Critical Thinking Definition

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Critical Thinking
Since critical thinking is a complicated concept, there are different definitions concerning its various aspects. The first definition may be that given by Dewey (1909, as cited in Fahim & Pezeshki, 2012), father of the new tradition in critical thinking, who first called this notion “reflective thinking” and defined it precisely as an “active, persistent, careful consideration of a belief or supposed form of knowledge in the lights of grounds which support it and the further conclusions to which it tends” (p. 154). Alternatively, Glaser (1942) a psychologist, defines critical thinking as an attitude and rational use of skills in problem-solving contexts. Siegel (1988, as cited in Liaw, 2007, p.50) calls critical thinking
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For example, Atkinson (1997) points out there are variety of definitions of critical thinking that differ to some degree. In like manner, Davidson (1998) argues that it is easy to notice large areas of overlap in these definitions. They are just paraphrases of the same idea. They simply link critical thinking to rational judgment. However, Paul (1990) criticized these definitions, since he believes that these definitions rely on concepts such as reasonableness or reflectivity that are not defined well. Elder and Paul (1994) assert that critical thinking is the ability of thinkers to take control of their own thinking and develop logical criteria and standards for analyzing and evaluating their own thinking. “These definitions emphasize the metacognitive aspect of critical thinking, independent thinking, and the importance of learning to assess thinking (your own or someone else’s) according to normative standards” (Reed, 1998, p.19).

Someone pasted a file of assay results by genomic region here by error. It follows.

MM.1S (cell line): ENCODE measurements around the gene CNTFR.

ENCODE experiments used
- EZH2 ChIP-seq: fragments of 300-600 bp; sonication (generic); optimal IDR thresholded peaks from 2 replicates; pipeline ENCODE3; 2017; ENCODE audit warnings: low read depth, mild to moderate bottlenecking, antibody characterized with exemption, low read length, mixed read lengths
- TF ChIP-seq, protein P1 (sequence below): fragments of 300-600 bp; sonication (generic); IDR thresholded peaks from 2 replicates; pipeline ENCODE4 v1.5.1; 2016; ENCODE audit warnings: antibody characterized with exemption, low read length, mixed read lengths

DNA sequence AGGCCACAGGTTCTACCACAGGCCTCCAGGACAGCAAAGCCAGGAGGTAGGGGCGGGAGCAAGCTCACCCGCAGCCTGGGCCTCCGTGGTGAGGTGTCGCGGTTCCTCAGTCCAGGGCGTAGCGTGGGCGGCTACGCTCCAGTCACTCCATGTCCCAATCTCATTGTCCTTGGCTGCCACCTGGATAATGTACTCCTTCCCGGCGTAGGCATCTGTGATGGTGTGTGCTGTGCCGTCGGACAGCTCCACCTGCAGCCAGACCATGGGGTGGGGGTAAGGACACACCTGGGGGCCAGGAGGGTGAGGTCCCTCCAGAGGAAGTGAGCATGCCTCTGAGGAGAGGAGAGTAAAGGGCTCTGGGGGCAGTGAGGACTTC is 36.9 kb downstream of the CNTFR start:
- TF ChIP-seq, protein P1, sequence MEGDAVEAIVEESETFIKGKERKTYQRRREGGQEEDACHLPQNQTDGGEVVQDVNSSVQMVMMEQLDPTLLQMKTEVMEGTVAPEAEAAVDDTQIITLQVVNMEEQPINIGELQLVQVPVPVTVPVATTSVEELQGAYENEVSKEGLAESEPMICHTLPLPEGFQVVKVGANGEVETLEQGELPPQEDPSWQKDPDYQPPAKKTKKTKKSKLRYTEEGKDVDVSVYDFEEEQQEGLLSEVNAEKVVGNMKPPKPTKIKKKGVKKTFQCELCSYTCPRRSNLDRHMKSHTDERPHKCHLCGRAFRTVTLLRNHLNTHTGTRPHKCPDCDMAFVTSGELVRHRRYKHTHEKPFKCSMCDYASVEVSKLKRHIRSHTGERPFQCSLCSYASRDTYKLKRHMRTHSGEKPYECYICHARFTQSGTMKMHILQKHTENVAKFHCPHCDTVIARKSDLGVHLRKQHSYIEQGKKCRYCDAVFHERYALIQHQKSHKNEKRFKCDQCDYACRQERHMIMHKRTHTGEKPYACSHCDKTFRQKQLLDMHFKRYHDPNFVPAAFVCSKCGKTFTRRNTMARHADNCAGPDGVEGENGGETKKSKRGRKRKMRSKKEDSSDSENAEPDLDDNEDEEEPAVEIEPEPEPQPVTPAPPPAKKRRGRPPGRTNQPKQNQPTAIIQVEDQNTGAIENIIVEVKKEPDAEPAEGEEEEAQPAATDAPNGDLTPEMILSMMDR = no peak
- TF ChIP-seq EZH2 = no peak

Some researchers believe that the origin of these differences has rested in the various theories and models in two distinct disciplines: philosophy and psychology study. Reed (1998) claims that philosophers have focused on the nature and quality of the products and outcome of critical thinking. Psychologists, on the other hand, have concentrated on the process of cognition. Further, in order to reach
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So, higher-order thinking skills promote higher order learning skills and higher levels of language proficiency for students (Renner, 1996). Some studies have been conducted to show the importance of critical thinking on language learning and find the relationship between critical thinking and language skills (writing, reading, listening and speaking) and proficiency(Abdul Rashid, 2008; Alagozlu, 2007; Barnawi, 2010; Birjandi & Bagherkazemi, 2010; Fahim & ahmadi, 2012; Fahim, Bagherkazemi & Alemi, 2010; Ghanizadeh & Mirzaee , 2012 ; Hashemi & Zabihi, 2012; Liaw, 2007
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